“That’s the funny thing about Alzheimer’s.”
“Well, not funny.” A look of horror crossed Lucy Pritchard’s face the moment the word came out of her mouth, and Ted couldn’t help but be struck by her piercing blue eyes.
They were kind eyes. Caring eyes. She was a sensitive girl, and it was clear she felt badly at even the suggestion that she found humor in the plight of the afflicted. “I mean, it’s just awful. It’s terrible. To lose yourself like that. Lose who you are.” Lucy frowned, emphasizing her point. “That’s part of why it’s been the focus of my studies. If I can make a difference, even with one person, you know?”
Ted did know. He remembered his own long-ago idealism, how he had cruised out of grad school with the same hopefulness, only to crash a few years later into the multi-car pile-up that was life’s realities. Still, Ted wasn’t interested in crushing other people’s ambitions. Maybe she could make a difference. He certainly wasn’t here to stop her.
“So what’s the funny thing about Alzheimer’s?”
“I’m sorry.” Lucy apologized all over again. “Maybe ironic would be a better word?”
“Works for me,” Ted said, attempting a breezy smile, wondering if she could detect the physical strain required for him to produce it.
“The ironic thing,” Lucy explained, her voice taking on the helplessly preening authority of the over-educated, “is that memories are lost in reverse order. A person’s more recent memories are far more fleeting than the ones from their earlier years. You see, Alzheimer’s disease begins in the hippocampus—” She paused, self-conscious. “Do you already know all this? I don’t want to bore you.”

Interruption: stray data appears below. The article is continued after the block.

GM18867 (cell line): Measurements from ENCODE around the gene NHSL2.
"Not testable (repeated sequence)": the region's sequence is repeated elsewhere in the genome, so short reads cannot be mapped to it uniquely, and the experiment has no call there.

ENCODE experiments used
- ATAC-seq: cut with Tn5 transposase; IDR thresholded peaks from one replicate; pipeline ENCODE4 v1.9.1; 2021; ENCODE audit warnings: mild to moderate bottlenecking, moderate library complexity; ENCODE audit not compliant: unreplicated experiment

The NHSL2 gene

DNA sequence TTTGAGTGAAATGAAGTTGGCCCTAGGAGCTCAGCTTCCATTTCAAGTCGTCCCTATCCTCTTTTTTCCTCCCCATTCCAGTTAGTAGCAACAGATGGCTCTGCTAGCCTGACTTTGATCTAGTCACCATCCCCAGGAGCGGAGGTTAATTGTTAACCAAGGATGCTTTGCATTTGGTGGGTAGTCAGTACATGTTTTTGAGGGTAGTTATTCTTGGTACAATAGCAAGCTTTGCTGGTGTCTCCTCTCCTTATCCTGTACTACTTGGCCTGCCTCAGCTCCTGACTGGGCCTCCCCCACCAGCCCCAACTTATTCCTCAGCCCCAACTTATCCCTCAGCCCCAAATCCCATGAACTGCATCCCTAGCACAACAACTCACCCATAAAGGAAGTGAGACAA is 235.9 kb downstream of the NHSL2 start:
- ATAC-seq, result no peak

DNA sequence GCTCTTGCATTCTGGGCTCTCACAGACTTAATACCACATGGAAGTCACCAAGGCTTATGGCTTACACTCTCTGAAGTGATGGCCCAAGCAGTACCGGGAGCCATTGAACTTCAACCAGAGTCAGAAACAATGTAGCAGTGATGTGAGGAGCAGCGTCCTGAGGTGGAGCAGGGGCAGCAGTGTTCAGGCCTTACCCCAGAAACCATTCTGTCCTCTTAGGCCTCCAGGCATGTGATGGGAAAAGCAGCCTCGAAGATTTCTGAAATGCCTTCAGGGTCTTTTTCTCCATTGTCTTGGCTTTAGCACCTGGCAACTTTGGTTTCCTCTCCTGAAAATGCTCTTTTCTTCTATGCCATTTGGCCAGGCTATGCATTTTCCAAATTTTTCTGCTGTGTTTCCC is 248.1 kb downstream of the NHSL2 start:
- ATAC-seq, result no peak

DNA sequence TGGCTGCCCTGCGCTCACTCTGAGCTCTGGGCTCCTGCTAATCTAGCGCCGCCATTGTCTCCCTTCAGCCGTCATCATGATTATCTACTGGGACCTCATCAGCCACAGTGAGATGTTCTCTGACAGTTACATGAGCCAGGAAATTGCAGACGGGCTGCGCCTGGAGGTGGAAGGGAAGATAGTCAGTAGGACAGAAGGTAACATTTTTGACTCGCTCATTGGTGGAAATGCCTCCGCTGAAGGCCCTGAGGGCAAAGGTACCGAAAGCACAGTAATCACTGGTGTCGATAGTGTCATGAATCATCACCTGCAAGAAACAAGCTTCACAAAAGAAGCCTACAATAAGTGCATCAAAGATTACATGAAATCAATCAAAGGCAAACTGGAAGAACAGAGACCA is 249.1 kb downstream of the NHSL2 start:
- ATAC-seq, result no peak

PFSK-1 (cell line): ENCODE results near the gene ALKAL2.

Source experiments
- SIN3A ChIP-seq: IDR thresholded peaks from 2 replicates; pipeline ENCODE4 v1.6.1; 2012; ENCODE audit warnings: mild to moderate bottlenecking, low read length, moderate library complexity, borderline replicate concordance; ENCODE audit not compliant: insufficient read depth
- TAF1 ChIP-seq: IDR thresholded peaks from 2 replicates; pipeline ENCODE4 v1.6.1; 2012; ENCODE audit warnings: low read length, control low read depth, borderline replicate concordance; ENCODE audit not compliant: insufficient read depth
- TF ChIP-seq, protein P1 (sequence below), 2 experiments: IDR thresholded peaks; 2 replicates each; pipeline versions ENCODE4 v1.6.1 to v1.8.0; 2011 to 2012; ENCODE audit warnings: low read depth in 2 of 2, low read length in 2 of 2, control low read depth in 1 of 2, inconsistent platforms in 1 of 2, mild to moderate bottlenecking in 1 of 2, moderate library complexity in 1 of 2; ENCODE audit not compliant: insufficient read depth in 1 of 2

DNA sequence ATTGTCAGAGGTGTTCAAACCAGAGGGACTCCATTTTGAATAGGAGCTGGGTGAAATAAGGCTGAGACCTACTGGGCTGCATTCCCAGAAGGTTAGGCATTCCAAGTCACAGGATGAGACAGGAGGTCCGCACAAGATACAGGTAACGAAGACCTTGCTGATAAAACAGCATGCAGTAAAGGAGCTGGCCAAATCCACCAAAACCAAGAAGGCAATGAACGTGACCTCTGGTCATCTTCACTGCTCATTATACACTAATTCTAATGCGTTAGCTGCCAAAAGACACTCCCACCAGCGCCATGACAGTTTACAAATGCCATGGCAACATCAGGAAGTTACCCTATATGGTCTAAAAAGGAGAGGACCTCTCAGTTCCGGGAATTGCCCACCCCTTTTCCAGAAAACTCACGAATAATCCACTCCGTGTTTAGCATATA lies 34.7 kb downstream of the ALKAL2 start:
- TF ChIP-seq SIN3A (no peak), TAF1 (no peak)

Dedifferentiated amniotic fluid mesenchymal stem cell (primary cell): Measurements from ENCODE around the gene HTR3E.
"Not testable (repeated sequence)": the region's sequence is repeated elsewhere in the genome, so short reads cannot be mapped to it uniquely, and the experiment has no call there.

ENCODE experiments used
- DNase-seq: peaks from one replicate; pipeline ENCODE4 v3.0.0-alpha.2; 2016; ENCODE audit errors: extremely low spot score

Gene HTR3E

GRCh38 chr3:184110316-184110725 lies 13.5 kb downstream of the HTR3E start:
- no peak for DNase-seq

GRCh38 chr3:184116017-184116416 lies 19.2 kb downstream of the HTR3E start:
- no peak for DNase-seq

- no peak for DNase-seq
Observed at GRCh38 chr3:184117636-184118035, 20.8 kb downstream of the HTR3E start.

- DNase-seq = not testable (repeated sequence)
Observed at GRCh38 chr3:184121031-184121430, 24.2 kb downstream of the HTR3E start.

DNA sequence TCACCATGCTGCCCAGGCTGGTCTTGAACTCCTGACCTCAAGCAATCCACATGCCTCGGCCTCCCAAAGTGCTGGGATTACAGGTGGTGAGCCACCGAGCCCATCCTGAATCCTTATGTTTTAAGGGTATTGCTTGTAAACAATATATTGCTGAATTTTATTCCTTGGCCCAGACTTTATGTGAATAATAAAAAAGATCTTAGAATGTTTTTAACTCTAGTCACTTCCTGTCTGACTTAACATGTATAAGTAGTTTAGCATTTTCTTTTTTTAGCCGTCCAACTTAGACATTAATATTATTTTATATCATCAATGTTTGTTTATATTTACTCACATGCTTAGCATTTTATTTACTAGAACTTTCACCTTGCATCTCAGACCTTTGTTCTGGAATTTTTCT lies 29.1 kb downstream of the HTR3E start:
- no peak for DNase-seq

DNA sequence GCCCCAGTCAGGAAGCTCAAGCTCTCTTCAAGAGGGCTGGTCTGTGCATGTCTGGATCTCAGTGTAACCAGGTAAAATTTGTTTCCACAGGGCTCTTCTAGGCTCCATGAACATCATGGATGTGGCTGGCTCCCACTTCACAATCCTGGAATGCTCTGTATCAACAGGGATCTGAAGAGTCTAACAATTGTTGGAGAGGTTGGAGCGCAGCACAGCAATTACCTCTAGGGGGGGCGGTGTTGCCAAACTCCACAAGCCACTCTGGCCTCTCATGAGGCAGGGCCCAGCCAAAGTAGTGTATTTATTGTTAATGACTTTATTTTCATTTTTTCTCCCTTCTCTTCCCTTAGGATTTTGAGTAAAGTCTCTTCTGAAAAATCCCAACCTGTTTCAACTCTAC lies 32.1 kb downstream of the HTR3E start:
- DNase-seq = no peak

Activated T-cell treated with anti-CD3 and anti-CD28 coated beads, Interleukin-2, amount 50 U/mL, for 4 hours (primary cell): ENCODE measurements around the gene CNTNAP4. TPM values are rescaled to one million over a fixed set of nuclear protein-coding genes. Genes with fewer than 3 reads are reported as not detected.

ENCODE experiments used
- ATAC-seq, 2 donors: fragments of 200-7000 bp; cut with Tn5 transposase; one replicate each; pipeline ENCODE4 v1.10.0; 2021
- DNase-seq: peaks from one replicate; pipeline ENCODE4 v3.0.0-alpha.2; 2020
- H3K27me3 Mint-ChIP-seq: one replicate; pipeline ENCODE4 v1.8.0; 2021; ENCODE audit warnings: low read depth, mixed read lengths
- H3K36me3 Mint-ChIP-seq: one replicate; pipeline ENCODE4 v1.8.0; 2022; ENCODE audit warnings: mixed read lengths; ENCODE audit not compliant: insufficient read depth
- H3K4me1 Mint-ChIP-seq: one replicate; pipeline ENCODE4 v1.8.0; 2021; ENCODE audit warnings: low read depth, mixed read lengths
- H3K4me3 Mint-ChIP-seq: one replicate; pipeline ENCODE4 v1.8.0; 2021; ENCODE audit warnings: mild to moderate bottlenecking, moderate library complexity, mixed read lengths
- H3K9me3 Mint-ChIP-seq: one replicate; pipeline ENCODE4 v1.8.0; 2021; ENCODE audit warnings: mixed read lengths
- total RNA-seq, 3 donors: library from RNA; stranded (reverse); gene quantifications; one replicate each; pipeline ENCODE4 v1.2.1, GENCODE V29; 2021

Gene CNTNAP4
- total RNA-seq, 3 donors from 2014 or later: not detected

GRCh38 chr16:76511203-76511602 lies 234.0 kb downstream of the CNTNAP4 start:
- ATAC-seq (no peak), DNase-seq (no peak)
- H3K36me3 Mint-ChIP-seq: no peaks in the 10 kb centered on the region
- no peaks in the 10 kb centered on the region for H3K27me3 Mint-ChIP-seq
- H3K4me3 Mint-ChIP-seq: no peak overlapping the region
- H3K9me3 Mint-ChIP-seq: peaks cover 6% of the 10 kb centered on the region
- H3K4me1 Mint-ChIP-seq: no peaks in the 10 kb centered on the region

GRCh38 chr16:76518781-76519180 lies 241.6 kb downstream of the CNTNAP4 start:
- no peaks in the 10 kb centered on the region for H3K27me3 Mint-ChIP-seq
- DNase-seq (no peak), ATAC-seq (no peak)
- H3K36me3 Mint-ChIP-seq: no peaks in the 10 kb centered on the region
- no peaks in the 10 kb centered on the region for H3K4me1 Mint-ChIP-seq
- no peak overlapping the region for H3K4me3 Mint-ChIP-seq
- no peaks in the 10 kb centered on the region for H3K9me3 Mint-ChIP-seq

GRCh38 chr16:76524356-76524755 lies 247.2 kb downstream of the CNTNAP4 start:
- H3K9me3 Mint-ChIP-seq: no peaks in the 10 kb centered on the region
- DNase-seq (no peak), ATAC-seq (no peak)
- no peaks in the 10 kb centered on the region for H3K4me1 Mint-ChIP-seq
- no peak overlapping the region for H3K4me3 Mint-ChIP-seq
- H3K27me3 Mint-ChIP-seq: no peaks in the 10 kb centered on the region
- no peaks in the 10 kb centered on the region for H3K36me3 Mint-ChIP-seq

Ted shook his head to indicate that he did not.
It was a lie of course.
He was already well-versed about the hippocampus, the region of the brain responsible for translating experiences into memory. He knew from overseeing a floor full of empty, vacant faces that when Alzheimer’s gets to work on the hippocampus, recent experiences never have the chance to become memories. But when one is surrounded day-in and day-out by the old, addled and drooling, you are in no hurry to send away pretty young women with soft skin and long blonde hair who show up in your office wanting to discuss their possible graduate work. So the forty-five-year-old director of the Westwood Senior Center let the twenty-eight-year-old grad student explain the hippocampus in all its wonder, enjoying the view as she spoke.
“You see, it’s not until much later that the disease affects the regions in the brain where older memories are stored, so those memories are available even into the later stages of the disease.” It was the unearthing of these older, lingering memories, Lucy explained, that formed the basis of her proposed therapy. “To help both the patients and the caretakers learn new communication skills. That way, hopefully, their conversations can be a source of comfort, instead of both sides just ending up frustrated with each other.”
Ted made a cursory show of making a decision, though he’d already resolved to grant Lucy Pritchard permission to do whatever she desired—midnight wheelchair races down the corridors if she wanted—anything if it meant she’d return here tomorrow.
“Well it’s certainly worth a try, if you want to give it a shot. How would you like to proceed?”
“I guess I’d need to meet the appropriate patients,” Lucy said, considering her answer, “the ones who are affected, I mean.”
“Sad to say we have no shortage of candidates.” Ted smiled warmly at her and she smiled back. All too politely, he thought, much to his disappointment. “Obviously some more severe than others.”
“Lucy Pritchard, this is Carl Volchoff. Lucy’s going to be doing some volunteer work with us, Carl.”
It was the following afternoon and Ted Troutman stood between Lucy and Carl, making the introductions. A longtime resident of the facility in the waning stages of his disease, eighty-two-year-old Carl sat slumped over in a green plastic-cushioned chair in the TV room, his head lolling as he stared into space.
“Hello, Carl.” Lucy leaned down, shaking the old man’s gnarled spotted hand. Though she spoke in the loud, measured tones that typified initial contact with the elderly, her voice was warm, friendly. “What did you do before you came here, Carl?”